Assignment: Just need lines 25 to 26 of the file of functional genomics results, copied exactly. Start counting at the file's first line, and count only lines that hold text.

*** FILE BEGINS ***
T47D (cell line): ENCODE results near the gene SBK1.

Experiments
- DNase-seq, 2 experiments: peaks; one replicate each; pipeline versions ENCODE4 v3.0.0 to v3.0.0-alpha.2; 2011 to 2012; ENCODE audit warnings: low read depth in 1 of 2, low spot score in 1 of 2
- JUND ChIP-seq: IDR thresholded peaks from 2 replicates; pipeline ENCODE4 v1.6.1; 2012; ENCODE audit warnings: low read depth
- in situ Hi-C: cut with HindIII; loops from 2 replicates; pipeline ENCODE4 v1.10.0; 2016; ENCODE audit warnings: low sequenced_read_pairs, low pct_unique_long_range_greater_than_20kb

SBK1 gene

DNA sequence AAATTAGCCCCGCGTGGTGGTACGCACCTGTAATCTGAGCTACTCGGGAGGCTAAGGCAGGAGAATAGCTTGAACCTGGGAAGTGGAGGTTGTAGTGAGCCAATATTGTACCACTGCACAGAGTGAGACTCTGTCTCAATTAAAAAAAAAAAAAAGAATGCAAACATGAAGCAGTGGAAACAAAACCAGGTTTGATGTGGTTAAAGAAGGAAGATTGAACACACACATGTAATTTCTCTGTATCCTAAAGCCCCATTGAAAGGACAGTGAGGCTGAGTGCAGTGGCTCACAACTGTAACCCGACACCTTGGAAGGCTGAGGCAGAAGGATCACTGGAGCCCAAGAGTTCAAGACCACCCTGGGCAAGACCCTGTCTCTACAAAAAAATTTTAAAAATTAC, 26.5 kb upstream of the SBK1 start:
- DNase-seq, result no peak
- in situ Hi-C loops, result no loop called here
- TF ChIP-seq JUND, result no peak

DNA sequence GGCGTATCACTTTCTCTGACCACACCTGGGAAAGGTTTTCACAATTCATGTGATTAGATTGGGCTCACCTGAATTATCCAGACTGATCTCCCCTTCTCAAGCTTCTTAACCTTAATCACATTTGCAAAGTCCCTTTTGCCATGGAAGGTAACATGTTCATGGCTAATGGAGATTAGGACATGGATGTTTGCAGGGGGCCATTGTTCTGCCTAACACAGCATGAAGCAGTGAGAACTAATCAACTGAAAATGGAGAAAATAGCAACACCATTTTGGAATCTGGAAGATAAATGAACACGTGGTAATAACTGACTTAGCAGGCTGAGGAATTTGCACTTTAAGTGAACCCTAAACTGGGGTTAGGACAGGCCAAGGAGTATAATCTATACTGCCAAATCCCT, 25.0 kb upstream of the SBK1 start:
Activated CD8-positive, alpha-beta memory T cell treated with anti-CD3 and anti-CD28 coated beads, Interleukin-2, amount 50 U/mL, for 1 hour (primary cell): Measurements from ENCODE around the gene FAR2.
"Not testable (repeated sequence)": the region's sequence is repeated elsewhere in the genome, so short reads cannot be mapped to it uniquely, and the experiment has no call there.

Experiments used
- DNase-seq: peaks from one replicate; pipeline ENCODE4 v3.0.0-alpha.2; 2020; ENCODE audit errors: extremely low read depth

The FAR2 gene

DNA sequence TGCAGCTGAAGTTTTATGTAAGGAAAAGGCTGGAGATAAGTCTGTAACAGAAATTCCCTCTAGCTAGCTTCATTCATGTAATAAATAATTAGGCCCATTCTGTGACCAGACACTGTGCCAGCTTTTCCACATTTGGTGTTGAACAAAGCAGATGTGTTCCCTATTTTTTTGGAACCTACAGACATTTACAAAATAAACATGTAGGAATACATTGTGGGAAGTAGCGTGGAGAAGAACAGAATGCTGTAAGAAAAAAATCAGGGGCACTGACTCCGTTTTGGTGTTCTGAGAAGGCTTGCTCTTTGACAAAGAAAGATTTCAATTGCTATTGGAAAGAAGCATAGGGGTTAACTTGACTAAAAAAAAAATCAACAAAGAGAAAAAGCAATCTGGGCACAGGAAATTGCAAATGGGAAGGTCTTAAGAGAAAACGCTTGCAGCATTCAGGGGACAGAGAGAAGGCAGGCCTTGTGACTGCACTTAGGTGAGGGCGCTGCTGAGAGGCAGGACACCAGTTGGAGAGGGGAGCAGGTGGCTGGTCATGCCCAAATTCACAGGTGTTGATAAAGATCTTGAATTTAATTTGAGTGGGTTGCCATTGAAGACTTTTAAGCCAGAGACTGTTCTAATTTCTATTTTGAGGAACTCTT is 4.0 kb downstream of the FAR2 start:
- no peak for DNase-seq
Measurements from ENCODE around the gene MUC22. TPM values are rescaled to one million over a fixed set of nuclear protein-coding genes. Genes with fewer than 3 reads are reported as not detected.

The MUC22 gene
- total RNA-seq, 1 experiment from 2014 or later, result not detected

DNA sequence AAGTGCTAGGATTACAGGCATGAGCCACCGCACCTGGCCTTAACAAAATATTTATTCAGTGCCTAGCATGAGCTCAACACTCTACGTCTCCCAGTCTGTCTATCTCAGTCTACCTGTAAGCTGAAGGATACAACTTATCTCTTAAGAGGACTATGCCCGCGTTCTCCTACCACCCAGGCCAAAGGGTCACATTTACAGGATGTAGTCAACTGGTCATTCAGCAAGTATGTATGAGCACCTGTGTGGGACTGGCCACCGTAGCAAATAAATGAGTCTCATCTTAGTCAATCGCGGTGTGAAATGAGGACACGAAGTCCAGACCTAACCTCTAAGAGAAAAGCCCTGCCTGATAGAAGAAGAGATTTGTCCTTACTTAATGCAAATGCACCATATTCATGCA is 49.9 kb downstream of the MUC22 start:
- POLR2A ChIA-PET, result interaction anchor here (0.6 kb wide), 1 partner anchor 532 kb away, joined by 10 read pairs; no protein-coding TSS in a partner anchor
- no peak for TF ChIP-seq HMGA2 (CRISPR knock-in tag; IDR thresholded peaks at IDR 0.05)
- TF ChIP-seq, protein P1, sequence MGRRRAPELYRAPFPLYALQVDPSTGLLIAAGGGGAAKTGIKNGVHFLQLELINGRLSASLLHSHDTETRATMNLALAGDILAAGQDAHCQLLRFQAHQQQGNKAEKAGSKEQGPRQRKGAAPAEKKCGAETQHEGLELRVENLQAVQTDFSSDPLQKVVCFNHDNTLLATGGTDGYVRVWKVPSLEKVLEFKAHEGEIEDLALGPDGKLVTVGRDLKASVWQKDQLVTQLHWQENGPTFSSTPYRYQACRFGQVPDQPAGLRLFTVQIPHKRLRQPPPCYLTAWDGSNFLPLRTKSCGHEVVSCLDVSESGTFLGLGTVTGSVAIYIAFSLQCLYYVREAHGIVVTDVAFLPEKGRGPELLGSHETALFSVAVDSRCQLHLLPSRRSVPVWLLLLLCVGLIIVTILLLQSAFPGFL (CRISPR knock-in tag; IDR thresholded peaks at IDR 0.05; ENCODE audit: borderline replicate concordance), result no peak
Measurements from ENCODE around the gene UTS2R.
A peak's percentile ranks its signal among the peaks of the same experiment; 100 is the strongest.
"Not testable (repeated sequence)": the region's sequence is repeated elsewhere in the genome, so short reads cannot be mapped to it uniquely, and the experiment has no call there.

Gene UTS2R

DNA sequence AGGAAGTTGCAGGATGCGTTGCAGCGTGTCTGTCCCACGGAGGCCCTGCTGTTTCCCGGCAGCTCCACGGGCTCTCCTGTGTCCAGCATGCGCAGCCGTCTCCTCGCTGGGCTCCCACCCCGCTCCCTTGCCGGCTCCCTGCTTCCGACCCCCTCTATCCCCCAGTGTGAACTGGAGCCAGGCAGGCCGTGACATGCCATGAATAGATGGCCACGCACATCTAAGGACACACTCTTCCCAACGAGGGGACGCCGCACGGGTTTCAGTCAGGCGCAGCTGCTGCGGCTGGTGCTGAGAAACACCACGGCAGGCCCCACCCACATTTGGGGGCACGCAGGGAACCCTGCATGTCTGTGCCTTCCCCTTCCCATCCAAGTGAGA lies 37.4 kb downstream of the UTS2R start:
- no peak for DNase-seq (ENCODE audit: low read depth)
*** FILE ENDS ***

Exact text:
- TF ChIP-seq, protein P1, sequence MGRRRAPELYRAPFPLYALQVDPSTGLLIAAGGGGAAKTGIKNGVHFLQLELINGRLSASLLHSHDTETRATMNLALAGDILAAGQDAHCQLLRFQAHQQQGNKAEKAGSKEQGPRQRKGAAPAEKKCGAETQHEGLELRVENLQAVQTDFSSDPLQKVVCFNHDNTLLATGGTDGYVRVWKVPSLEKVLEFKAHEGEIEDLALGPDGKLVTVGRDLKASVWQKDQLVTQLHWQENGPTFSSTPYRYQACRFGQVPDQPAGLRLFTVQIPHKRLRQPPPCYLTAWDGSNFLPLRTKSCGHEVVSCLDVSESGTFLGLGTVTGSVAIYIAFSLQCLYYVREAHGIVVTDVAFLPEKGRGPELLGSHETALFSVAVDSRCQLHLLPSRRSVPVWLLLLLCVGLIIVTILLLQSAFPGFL (CRISPR knock-in tag; IDR thresholded peaks at IDR 0.05; ENCODE audit: borderline replicate concordance), result no peak
Measurements from ENCODE around the gene UTS2R.